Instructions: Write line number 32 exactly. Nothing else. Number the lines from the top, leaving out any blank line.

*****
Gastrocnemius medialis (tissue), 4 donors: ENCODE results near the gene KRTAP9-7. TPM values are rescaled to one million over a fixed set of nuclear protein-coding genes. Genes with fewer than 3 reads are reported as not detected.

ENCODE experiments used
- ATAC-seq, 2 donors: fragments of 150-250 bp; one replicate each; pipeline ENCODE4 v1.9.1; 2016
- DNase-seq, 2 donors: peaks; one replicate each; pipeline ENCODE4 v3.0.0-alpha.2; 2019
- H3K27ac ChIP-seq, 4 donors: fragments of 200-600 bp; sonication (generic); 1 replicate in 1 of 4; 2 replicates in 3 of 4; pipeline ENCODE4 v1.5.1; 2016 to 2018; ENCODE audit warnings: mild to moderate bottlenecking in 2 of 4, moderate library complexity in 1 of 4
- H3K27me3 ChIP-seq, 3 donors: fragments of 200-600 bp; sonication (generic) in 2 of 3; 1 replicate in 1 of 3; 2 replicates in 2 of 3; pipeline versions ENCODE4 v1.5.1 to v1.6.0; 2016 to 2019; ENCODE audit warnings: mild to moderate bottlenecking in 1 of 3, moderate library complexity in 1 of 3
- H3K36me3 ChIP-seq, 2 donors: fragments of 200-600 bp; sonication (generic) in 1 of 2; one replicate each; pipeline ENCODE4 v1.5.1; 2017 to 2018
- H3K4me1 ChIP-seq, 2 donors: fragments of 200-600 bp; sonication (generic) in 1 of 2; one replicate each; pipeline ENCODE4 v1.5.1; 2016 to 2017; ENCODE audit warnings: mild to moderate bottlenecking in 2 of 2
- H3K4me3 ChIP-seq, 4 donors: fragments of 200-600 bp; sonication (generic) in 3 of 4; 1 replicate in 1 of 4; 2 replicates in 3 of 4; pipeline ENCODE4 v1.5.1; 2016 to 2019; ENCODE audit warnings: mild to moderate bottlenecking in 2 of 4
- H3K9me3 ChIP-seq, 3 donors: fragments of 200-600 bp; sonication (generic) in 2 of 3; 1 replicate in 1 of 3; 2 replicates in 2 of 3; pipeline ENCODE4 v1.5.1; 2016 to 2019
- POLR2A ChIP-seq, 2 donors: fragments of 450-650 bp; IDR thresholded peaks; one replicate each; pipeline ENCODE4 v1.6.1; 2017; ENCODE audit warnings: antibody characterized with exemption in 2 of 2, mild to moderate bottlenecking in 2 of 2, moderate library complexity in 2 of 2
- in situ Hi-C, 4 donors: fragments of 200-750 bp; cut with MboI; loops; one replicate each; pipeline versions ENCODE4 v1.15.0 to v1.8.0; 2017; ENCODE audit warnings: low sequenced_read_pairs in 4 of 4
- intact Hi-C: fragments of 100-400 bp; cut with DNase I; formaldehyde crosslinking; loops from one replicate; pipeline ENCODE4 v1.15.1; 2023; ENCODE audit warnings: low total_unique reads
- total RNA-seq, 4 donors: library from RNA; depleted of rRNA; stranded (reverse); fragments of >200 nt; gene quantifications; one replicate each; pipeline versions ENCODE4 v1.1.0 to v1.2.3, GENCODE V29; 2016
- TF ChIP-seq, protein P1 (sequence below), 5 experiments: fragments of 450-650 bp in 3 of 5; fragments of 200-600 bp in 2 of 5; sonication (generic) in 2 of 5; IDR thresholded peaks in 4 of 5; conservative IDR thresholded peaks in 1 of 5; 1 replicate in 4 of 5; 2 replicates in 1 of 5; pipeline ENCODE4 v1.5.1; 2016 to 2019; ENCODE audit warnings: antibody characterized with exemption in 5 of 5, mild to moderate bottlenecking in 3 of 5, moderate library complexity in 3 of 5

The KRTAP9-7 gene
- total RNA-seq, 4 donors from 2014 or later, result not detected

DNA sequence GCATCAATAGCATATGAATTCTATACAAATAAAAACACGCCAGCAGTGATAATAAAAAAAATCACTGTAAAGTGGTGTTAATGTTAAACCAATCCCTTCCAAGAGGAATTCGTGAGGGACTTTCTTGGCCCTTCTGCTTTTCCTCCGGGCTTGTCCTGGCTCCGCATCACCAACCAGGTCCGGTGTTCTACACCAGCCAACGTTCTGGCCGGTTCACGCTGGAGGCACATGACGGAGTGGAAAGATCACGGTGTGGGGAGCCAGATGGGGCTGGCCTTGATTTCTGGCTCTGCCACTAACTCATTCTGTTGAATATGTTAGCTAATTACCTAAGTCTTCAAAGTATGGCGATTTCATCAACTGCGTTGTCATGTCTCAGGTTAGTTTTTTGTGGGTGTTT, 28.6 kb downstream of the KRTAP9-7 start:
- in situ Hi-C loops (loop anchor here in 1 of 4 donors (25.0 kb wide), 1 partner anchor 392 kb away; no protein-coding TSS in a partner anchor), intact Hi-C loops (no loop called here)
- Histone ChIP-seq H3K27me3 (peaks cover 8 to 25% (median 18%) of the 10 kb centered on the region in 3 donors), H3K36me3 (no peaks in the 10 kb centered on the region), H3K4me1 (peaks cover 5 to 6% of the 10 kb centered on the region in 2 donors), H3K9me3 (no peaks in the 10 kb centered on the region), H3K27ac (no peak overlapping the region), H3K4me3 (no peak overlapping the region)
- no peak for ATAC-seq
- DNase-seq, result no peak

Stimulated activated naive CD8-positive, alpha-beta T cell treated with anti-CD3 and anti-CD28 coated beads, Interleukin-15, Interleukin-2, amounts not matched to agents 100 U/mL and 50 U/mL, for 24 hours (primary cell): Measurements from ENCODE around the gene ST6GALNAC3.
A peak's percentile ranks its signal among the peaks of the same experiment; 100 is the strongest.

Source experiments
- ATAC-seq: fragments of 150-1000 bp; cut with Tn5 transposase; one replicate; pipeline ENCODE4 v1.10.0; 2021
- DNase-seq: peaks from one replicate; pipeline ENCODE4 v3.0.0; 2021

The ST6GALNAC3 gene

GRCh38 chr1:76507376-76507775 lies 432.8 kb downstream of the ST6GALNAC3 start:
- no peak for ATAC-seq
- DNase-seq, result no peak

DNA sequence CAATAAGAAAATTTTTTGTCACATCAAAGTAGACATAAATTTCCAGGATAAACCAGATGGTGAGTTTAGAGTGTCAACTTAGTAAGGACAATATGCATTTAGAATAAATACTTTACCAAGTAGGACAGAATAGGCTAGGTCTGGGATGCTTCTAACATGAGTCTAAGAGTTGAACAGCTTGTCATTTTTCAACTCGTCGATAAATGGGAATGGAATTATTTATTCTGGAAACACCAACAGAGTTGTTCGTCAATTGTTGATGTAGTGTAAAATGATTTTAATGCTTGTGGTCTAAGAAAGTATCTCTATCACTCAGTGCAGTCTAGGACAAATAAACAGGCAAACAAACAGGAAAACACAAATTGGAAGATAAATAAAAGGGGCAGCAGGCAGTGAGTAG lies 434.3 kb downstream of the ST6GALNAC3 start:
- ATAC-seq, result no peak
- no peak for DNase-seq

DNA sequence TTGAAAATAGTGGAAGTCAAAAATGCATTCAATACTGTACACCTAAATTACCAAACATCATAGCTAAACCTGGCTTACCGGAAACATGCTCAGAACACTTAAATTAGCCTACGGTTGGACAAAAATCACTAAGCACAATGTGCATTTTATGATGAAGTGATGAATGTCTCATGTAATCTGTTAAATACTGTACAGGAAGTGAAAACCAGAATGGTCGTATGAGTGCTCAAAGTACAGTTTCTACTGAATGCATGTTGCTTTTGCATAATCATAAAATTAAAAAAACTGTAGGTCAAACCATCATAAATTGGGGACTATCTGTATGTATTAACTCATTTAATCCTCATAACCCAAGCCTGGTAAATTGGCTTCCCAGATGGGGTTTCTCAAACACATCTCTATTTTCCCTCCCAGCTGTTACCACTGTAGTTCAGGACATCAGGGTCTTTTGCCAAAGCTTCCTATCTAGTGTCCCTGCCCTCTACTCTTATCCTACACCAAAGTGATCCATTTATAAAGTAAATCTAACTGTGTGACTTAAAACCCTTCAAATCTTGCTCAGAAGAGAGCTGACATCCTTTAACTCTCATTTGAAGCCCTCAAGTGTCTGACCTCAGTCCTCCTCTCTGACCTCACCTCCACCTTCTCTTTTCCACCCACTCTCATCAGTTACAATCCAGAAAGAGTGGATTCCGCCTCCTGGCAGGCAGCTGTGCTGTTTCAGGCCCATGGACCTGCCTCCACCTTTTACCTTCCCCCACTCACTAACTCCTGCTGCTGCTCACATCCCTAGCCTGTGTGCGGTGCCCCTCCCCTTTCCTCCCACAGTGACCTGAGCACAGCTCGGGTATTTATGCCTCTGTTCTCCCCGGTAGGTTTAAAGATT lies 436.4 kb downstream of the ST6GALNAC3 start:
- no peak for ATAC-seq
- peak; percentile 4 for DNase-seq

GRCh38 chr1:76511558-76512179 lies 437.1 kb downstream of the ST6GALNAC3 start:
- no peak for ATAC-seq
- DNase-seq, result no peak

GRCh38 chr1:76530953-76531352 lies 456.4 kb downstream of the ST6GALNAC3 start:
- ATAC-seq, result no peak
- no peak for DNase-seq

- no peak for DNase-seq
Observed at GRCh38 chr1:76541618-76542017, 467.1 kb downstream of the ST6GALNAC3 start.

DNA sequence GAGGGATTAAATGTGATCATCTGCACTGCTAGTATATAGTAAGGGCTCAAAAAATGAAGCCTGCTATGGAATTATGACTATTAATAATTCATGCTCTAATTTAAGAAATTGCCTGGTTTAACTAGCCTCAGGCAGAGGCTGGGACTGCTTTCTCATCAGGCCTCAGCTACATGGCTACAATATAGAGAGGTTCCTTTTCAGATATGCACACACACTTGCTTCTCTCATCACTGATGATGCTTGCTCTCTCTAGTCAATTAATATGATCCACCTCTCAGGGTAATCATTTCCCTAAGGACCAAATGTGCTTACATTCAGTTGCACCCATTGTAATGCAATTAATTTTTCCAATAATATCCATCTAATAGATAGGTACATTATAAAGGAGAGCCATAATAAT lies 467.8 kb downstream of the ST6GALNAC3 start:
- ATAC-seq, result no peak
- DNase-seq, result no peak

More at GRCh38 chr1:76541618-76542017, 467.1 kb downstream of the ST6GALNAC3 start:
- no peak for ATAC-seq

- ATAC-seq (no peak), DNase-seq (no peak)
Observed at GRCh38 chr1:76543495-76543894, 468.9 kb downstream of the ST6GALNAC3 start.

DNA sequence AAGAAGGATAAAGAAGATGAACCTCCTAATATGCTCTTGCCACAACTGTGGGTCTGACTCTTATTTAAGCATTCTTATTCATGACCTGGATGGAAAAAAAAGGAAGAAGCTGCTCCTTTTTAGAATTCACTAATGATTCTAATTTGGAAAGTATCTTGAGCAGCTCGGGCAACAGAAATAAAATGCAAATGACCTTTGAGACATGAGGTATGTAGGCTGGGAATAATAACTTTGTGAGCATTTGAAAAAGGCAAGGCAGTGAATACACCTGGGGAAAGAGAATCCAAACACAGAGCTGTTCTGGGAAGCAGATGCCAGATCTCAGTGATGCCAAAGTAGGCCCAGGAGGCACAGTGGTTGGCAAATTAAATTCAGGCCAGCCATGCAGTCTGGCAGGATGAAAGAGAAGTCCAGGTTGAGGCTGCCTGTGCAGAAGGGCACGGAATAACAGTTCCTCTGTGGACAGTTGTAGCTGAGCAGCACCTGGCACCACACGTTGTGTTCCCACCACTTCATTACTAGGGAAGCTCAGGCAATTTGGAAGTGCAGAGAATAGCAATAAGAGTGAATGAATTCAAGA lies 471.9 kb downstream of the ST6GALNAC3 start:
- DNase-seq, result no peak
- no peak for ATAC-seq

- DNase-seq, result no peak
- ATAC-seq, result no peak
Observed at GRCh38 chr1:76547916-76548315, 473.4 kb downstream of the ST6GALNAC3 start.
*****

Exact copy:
DNA sequence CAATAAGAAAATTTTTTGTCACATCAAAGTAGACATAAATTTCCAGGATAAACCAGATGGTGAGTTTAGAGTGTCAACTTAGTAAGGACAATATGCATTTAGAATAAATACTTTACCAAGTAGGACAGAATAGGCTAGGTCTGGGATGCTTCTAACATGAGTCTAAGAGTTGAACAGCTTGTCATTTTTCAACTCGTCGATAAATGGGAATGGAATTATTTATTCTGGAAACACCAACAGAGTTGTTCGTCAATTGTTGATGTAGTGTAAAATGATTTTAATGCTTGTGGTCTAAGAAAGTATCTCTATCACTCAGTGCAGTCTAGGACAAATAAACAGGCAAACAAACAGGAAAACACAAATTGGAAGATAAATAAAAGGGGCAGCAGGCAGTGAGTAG lies 434.3 kb downstream of the ST6GALNAC3 start: